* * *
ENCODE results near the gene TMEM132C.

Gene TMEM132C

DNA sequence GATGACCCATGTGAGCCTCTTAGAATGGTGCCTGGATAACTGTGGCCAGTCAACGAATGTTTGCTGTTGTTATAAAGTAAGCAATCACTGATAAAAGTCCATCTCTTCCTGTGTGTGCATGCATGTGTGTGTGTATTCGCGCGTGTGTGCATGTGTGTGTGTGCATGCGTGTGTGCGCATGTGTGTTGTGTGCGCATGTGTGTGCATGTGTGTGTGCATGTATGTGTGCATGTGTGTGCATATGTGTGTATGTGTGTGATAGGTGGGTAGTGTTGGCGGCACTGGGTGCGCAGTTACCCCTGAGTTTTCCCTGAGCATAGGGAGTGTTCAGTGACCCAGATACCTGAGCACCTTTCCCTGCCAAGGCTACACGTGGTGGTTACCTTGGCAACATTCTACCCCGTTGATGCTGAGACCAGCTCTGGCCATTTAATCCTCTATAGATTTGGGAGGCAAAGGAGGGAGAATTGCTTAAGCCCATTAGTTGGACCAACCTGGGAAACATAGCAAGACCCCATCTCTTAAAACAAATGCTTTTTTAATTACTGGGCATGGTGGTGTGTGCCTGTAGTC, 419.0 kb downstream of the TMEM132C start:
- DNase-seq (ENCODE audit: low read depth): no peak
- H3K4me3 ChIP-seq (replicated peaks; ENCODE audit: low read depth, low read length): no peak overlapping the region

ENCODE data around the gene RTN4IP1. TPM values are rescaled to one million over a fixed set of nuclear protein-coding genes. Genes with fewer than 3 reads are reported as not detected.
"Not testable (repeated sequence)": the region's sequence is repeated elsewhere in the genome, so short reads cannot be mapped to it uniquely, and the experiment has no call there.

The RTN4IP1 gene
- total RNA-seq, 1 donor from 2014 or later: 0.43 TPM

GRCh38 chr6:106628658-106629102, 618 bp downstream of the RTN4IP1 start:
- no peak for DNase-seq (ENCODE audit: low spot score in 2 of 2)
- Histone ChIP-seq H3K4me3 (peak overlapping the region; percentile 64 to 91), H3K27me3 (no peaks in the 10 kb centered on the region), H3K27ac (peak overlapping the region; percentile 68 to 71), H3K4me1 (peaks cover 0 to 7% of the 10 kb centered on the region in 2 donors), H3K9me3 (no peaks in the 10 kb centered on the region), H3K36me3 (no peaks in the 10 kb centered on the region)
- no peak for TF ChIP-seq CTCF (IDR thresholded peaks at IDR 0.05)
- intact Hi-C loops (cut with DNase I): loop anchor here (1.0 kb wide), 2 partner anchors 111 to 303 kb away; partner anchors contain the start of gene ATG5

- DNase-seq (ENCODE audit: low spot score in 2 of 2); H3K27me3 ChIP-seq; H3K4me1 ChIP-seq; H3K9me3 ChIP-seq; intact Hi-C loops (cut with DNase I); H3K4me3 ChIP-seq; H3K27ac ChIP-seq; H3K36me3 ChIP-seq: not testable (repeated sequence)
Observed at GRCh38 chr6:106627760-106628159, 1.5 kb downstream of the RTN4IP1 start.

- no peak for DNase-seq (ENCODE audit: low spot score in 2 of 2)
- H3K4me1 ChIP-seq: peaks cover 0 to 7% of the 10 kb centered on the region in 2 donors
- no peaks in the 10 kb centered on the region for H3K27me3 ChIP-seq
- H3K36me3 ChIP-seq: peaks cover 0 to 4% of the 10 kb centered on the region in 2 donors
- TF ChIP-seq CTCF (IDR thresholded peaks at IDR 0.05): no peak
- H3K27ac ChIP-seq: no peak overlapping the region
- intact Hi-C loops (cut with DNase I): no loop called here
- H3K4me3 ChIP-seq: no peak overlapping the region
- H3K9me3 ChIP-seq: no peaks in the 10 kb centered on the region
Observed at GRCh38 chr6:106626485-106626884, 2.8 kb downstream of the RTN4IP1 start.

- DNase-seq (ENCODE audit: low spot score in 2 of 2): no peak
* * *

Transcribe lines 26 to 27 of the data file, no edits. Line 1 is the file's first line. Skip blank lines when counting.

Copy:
Observed at GRCh38 chr6:106626485-106626884, 2.8 kb downstream of the RTN4IP1 start.

- DNase-seq (ENCODE audit: low spot score in 2 of 2): no peak